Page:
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Irish bursary axing criticised

THE Department for Communities announced on Friday night that it was withdrawing funding from a scheme which awarded bursaries which enabled lower income people to improve their Irish language skills with visits to the Gaeltacht.

There was instant condemnation of the move by the department headed by DUP minister Paul Givan with critics pointing out the "efficiency savings" move came after it was revealed that the same party had overseen the implementation of the Renewable Heating Incentive scheme which it is thought could cost the public purse anywhere between £400-£600million. It is estimated the cancelling of the bursary scheme will save something like £50,000.

It is debatable what efficiency is being saved by depriving up to 100 lower income individuals who are benefitting from such a relatively small amount, while public money is quite literally going up in smoke.

In October the same minister announced – at an Orange Hall – a £500,000 fund for "community halls".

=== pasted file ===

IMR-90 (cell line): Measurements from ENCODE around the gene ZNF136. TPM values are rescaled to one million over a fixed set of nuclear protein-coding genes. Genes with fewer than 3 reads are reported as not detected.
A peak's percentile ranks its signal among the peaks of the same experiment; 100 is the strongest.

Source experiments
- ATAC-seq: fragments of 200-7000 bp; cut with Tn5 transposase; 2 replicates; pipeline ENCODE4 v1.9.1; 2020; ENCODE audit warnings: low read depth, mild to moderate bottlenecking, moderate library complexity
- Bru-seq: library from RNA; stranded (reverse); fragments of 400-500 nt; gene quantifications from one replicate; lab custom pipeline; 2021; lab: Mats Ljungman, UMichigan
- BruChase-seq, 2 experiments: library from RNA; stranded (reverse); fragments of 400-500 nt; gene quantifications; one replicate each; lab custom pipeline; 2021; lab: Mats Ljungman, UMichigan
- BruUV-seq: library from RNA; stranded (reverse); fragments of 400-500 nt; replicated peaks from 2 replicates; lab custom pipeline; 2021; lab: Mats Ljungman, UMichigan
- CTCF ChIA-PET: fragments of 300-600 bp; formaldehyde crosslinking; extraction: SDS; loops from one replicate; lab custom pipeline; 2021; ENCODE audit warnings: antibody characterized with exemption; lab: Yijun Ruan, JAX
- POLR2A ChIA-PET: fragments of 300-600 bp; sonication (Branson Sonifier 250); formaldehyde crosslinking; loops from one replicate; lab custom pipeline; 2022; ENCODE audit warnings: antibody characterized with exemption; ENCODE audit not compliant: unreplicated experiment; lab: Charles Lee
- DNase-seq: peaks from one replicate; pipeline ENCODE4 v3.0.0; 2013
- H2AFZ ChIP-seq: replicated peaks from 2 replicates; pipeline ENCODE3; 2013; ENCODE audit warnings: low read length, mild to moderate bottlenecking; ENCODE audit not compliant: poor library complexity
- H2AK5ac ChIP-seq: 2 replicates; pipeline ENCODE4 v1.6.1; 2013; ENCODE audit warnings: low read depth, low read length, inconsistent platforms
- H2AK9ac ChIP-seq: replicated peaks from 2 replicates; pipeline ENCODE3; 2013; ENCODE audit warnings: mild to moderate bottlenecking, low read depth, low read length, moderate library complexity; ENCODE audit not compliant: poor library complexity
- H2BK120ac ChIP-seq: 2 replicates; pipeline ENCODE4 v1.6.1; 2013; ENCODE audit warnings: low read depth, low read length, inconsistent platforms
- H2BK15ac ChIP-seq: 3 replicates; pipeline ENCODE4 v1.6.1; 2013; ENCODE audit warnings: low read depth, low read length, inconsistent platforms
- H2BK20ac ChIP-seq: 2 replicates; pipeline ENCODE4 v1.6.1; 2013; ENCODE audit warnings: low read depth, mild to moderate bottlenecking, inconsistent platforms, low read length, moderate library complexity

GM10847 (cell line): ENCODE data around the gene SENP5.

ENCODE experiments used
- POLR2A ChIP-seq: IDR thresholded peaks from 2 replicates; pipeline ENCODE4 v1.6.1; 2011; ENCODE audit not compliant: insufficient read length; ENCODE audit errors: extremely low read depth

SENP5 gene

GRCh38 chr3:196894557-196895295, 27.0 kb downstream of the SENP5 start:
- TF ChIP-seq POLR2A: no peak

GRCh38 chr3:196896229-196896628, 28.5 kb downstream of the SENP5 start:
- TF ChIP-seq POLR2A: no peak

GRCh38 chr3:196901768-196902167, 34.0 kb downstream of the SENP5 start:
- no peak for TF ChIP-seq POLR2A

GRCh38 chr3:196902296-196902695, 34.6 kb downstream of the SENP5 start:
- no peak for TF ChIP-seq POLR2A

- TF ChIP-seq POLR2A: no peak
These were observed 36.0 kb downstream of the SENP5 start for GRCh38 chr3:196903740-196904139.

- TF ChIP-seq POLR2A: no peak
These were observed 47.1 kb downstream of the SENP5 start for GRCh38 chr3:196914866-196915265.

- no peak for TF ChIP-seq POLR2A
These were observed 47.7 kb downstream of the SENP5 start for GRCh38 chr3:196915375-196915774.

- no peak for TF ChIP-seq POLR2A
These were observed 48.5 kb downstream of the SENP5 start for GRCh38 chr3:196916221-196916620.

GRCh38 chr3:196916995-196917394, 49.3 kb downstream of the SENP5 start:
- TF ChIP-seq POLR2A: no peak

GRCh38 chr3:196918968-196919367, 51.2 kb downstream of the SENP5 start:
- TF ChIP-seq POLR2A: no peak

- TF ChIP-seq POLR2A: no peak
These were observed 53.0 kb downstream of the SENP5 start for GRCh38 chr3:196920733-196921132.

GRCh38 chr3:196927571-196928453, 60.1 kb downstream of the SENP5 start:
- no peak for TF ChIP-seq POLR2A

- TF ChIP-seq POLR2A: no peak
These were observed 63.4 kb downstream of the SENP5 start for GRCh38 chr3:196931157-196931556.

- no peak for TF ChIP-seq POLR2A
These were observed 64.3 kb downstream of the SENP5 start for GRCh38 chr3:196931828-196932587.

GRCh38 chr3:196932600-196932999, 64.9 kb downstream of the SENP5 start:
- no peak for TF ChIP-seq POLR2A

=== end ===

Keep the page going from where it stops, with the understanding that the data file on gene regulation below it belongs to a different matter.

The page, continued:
The same department was also criticised for providing in July a £200,000 fund to provide musical instruments for marching bands.

Another £100,000 for the same scheme was announced later in the year.

These decisions led to criticism from nationalists that only one section of the community might benefit from this scheme.

To put it in context, a Special Advisor at Stormont can earn up to £90,000 and our Assembly has significantly more Spads than any of the other regional assemblies.

There was also anger that the announcement was made late on Friday, apparently without consultation and when most individuals and organisations had their minds set on Christmas, not an unexpected negative announcement like this.

Much has been said about the credibility of an institution which can preside over such costly ineptitude as the RHI scandal. Depriving a lower-income section of the community with this small amount of money will not help repair damage to that credibility.

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